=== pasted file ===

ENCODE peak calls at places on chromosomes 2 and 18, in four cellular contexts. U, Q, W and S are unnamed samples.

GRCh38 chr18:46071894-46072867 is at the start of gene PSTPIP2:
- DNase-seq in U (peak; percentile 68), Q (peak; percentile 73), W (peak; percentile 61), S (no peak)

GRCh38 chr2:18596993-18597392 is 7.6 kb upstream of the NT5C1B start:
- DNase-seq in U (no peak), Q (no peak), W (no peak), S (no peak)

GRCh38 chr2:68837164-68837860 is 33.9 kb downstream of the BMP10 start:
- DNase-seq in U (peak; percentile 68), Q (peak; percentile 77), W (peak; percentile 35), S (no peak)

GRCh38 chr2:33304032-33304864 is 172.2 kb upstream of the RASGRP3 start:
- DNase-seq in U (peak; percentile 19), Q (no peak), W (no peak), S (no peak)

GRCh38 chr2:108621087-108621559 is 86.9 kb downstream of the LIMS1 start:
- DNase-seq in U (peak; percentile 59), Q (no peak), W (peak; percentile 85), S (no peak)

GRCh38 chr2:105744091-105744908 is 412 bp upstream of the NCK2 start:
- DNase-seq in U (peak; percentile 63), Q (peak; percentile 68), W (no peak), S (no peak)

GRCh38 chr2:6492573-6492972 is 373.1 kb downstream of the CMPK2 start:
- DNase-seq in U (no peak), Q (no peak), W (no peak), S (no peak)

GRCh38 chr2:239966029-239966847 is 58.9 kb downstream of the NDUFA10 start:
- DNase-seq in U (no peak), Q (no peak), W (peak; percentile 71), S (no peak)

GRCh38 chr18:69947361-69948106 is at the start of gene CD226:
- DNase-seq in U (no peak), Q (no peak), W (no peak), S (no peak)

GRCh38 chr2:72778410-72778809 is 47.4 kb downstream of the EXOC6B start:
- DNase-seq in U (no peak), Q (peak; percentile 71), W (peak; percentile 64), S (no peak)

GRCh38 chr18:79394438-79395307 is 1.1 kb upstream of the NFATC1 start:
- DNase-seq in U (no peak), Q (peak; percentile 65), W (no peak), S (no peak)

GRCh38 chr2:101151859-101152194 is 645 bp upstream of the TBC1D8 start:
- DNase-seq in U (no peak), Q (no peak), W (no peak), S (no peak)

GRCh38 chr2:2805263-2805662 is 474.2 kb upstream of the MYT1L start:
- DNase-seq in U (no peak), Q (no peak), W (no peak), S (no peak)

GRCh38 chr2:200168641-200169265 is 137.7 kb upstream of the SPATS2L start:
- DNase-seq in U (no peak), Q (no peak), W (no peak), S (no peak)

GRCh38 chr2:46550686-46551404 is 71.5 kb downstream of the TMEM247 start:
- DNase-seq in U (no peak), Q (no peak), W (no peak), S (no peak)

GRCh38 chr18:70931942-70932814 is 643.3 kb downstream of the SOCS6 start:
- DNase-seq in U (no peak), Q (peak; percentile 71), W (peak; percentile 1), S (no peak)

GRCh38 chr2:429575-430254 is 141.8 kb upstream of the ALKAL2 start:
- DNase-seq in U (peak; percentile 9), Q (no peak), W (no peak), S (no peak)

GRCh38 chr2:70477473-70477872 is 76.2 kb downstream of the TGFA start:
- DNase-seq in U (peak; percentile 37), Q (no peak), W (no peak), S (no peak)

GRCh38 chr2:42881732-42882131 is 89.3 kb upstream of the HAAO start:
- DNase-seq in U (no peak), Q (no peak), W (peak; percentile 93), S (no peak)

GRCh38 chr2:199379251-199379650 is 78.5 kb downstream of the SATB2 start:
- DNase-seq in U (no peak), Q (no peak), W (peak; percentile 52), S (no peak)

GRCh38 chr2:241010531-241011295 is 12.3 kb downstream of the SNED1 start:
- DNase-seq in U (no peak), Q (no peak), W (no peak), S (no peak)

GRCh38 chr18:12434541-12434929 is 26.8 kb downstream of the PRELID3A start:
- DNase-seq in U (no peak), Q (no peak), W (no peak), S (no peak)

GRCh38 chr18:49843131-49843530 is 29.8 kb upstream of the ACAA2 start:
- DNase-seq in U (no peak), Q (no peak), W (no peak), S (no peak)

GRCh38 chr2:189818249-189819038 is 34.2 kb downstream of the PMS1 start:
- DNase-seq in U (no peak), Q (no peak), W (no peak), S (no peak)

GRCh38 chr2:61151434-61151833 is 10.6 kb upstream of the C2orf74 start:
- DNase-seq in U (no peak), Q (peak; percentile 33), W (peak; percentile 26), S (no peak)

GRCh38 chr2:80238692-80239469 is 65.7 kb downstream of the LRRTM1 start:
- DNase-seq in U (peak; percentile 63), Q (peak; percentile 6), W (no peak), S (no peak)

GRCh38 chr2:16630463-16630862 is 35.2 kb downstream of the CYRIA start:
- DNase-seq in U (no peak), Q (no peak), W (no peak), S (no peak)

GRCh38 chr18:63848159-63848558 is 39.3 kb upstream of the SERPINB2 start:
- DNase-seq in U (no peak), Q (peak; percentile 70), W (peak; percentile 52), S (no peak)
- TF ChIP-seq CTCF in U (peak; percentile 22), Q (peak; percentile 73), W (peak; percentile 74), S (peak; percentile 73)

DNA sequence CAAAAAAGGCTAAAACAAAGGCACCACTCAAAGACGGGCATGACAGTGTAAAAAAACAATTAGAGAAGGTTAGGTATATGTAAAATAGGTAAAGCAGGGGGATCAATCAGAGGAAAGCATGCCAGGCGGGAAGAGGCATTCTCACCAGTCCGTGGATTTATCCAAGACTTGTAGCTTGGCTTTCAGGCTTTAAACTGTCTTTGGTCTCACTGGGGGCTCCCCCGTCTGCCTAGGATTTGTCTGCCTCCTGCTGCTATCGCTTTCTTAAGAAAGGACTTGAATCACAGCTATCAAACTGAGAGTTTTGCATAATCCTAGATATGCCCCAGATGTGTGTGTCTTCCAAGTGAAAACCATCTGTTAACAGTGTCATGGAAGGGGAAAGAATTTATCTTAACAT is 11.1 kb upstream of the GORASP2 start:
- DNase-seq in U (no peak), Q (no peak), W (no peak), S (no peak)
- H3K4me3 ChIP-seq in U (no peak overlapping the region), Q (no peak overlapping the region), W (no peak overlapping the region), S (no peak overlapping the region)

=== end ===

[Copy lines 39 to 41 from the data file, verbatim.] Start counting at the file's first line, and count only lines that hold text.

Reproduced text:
- DNase-seq in U (no peak), Q (no peak), W (peak; percentile 93), S (no peak)

GRCh38 chr2:199379251-199379650 is 78.5 kb downstream of the SATB2 start:
- DNase-seq in U (no peak), Q (no peak), W (peak; percentile 52), S (no peak)